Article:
Very good source of information on zen. If you really want to know, please read it.

    • profile image

      anonymous 

      6 years ago

      thanks.. it's awesome!

    • profile image

      anonymous 

      6 years ago

      Thanks for writing the review. It seems to be a very interesting book!

    • Maria-Zuzeena profile image

      Maria-Zuzeena 

      6 years ago

      Thanks for writing the review. It seems to be a very interesting book!

    • profile image

      anonymous 

      7 years ago

      Good information about zen. Like the Tao, that which can be named is not. Nice lens.

    • profile image

      anonymous 

      7 years ago

      @julieannbrady: Feng Shui has continually proved to be totally inneficient. In studies made with feng-shui masters and people who justed pretended to be, the results were the same.

    • greenspirit profile image

      poppy mercer 

      7 years ago from London

      30 years ago this was the book that introduced me to Zen practice, and to finding my my teacher Roshi John Garrie. Totally life changing.

    • Zen Automat profile imageAUTHOR

      Zen Automat 

      7 years ago

      @LoKackl: For me Zen opened my eyes to the simplicity of reality... glad you could stop by.

    • LoKackl profile image

      LoKackl 

      7 years ago

      First introduced to Buddhism by a Tibetan Buddhist and found Zen Buddhism more in tune with my self. Both have sooo much to offer Westerners like me.

    • profile image

      julieannbrady 

      7 years ago

      I am embracing all that is Zen and Feng Shui too! Continuously seeking improvement ...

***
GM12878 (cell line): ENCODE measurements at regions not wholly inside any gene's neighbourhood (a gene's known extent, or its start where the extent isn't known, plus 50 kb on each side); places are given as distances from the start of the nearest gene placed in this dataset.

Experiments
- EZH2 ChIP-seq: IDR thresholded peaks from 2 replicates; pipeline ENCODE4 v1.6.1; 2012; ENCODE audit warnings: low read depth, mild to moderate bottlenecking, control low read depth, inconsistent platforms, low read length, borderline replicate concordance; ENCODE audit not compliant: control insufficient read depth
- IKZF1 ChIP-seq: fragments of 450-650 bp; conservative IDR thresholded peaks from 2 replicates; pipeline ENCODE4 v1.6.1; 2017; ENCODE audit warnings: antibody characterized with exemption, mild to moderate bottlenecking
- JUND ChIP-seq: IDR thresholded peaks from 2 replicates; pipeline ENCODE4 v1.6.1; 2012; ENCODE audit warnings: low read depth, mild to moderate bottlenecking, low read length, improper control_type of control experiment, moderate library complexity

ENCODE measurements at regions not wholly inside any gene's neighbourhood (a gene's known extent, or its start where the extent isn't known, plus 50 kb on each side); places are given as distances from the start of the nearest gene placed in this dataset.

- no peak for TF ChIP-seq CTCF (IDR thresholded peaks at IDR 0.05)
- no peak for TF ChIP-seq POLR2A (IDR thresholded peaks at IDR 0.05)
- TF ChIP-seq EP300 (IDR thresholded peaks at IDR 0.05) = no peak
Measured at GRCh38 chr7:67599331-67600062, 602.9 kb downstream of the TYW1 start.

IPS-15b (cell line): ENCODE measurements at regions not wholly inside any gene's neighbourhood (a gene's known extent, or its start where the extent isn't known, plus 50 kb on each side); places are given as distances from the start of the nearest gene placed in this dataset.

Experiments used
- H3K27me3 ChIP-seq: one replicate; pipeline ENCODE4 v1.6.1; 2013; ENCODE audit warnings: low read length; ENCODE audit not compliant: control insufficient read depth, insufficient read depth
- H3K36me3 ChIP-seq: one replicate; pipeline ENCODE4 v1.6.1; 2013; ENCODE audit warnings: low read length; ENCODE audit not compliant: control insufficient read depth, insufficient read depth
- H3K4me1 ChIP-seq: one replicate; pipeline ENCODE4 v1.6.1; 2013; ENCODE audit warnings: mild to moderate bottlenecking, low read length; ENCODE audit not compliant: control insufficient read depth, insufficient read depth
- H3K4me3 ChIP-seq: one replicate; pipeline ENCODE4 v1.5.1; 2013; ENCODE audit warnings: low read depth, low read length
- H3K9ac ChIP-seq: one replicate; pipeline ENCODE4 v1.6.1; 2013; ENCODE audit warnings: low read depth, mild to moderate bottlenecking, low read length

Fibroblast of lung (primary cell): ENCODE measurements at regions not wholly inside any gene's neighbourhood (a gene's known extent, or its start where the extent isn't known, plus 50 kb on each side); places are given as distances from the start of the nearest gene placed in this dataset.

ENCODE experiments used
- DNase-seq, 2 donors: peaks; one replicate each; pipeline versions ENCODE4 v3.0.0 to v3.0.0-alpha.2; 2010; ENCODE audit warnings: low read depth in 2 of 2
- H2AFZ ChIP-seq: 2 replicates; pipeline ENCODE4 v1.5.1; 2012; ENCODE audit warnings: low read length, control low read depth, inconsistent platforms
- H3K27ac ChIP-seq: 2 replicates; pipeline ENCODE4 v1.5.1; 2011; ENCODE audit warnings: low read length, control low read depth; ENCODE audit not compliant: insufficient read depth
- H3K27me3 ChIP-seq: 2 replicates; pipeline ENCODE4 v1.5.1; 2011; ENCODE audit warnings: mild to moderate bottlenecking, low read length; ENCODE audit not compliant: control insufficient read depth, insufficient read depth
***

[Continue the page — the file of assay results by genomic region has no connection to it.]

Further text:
• WildFacesGallery profile image

      Mona 

      8 years ago from Iowa

      What a great lens. I'm adding to my lensmaster module in my zen horse lens. :)

    • gmarlett lm profile image

      gmarlett lm 

      9 years ago

      Another interesting book for my list. Great lens, welcome to the Squidoo All-Stars Group!

    • profile image

      anonymous 

      9 years ago

      Hi, Sonia.

      I was just going to go looking for lenses on Zen to invite to Empowerment & Enlightenment, and here you are! How perfect that you found me first. :)

      I have not read the book yet, but I like the approach of presenting it as a personal journey.

    • patinkc profile image

      patinkc 

      9 years ago from Midwest

      Welcome to the Buddhism Group. Nice to have a book about Zen.

    • profile image

      anonymous 

      10 years ago

      hey this looks like a great book, will have to check it out

    • profile image

      tdove 

      10 years ago

      Wow this stuff really makes you think.

    • profile image

      simpleway 

      10 years ago

      Sonia, thanks for stopping by and leaving both the nice comments and the book suggestion I look forward to reading it.

    • sonia simone profile image

      sonia simone 

      10 years ago

      Very cool lens! I'll add my very favorite book on Zen, a biography of Issan Dorsey called _Street Zen_.